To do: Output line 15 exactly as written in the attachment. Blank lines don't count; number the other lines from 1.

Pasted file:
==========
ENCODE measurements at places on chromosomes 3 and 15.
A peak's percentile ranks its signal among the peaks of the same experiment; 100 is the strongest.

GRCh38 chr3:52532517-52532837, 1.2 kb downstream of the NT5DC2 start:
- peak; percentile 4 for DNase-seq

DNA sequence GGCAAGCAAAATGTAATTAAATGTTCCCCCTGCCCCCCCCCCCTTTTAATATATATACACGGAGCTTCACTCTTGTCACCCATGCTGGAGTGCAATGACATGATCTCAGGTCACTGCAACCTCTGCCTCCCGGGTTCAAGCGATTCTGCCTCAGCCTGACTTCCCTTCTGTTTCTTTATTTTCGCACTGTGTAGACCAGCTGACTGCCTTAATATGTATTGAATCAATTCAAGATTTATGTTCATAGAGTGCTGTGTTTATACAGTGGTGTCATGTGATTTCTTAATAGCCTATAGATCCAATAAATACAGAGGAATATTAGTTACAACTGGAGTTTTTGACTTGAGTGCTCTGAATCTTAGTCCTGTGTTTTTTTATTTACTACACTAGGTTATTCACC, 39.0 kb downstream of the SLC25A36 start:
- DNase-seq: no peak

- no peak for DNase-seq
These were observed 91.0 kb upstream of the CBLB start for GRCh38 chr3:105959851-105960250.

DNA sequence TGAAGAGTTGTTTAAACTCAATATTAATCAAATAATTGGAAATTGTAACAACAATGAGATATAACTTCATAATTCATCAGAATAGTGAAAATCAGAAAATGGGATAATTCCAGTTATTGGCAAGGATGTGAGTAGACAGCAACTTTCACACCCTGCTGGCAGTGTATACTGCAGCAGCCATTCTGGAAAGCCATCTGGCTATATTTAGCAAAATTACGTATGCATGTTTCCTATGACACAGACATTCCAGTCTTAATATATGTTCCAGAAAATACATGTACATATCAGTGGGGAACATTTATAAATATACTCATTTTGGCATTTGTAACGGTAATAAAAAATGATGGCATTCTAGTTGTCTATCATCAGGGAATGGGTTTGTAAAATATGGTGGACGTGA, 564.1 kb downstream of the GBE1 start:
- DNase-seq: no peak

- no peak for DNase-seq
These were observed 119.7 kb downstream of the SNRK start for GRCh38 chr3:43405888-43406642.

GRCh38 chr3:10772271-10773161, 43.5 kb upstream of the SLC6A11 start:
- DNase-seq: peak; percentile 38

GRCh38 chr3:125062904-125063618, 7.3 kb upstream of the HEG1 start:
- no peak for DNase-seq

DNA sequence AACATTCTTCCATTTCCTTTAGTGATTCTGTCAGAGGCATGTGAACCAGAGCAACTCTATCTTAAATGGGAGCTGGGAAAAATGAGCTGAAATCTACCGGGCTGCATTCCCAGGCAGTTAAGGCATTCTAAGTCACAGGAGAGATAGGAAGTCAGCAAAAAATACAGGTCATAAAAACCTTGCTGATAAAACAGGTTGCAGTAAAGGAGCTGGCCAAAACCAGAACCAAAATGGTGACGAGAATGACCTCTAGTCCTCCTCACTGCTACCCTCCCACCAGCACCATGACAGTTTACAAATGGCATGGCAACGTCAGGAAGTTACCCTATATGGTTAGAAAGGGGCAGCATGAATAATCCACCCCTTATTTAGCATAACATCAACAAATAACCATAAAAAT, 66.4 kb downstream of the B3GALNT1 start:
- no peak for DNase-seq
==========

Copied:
GRCh38 chr3:125062904-125063618, 7.3 kb upstream of the HEG1 start: